In verse 22, directly after they have sung this beautiful song to the Lord who saved them, they come to a place where they are thirsty and there’s no sign of water. Granted, it had been three days. I imagine that’s got to be uncomfortable in ways I’ve never personally experienced. All the same, the grumbling begins.
How quickly they seem to have forgotten what God has already brought them through. How easily they have let that miraculous event fall to the back of their memory like some far off dream.
I look at that and I want to smack those foolish Israelites up-side the head and say, “Pull it together, man! Don’t you remember what happened three ding-dang days ago?” I get so exasperated as I read of the Israelite’s wanderings. They are a tiresome lot, aren’t they?
But then…ah, you knew it was coming…I think about all the times I forget about all that God has brought me through. I forget the times when he provided money just as the cupboards were running dry. I forget about the times that doctors have been willing to treat some very serious medical conditions even though I didn’t have a penny to pay them. I forget about the healing God has brought about in broken relationships, relationships that by worldly standards should never have been redeemed.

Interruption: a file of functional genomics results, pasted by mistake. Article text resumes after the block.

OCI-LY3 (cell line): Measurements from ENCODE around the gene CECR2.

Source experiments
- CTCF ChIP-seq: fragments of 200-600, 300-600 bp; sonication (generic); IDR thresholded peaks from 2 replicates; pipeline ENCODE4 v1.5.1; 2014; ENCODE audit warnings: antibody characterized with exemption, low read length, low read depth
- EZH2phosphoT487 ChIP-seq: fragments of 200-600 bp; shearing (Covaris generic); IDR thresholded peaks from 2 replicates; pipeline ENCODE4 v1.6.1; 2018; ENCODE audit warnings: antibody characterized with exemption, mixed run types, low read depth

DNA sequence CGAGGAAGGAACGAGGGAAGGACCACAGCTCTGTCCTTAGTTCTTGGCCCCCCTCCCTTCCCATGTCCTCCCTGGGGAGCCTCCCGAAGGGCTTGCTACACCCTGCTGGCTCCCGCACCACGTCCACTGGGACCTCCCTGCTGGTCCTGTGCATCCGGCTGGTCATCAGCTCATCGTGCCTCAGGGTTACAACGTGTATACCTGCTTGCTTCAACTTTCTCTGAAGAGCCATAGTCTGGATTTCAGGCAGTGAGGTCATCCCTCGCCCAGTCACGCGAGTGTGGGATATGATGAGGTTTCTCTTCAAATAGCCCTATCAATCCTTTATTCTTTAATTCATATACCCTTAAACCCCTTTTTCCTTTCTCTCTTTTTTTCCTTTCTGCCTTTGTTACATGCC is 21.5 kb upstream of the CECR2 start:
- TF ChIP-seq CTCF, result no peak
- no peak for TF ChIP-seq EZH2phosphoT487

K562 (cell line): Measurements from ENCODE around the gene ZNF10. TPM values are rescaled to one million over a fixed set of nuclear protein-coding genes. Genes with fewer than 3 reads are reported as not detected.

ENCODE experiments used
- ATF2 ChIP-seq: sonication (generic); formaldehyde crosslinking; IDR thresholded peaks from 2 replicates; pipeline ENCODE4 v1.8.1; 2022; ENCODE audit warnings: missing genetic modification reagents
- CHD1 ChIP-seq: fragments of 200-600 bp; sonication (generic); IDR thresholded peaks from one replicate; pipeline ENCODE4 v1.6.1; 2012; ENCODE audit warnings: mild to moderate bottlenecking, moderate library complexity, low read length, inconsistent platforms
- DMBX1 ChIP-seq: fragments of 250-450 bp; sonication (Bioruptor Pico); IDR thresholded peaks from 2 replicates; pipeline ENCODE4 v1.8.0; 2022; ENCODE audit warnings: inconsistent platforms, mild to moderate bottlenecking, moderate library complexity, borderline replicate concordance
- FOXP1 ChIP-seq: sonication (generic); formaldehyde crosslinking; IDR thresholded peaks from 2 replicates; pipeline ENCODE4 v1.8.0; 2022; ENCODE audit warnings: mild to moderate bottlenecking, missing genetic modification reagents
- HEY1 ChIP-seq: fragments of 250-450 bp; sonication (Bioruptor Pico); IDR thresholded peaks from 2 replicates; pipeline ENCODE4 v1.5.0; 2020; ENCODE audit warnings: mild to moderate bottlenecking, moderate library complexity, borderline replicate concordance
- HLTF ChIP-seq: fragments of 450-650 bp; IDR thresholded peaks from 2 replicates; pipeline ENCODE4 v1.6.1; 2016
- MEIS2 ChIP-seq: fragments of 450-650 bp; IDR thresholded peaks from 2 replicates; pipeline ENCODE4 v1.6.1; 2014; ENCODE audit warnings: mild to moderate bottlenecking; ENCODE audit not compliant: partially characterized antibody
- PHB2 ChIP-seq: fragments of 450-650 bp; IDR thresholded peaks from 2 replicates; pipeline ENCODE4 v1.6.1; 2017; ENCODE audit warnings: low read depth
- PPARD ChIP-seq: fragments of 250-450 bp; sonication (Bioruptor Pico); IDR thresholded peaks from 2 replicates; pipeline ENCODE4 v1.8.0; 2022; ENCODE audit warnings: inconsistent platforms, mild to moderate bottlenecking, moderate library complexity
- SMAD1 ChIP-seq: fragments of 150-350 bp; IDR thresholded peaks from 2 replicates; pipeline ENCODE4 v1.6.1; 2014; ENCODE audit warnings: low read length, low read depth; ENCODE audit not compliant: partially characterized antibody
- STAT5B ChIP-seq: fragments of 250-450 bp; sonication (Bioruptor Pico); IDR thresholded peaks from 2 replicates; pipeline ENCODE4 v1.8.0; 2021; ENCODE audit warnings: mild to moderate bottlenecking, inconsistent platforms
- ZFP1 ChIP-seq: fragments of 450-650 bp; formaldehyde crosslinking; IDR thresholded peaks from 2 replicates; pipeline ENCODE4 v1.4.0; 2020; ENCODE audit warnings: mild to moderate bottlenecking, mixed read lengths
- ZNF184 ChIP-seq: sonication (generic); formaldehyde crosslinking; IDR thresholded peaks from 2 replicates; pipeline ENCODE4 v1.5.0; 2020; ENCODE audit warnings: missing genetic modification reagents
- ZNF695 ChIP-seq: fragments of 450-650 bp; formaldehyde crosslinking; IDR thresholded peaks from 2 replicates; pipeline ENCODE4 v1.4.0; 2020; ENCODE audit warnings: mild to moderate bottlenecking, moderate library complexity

But still, He is faithful.
Here’s my challenge…and I mean this. I don’t want you to just read this and think what a great idea it is and then fail to do it. I want you to take a few minutes and on sticky notes or notecards or scrap paper, write out the ways that God has been faithful in your life. One word or phrase per piece of paper; enough for you to be able to glance at and be reminded of God’s faithfulness in your past.
These are little memorials, guys. That’s all they are. Little markers that you can then post around your house, your car, your office to remind you that even in the midst of this current storm, you can be sure that God is with you because He’s been with you in the past.
It’ll take no more than 15 minutes. That’s less than the time it takes to watch a dumb sitcom. What are you waiting for?
Go make a memorial so you never forget that God is faithful even when we grumble.
“…it’s not gonna be easy. It’s gonna be really hard. We’re gonna have to work at this every day, but I want to do that because I want you. I want all of you, forever. You and me, every day.” – The Notebook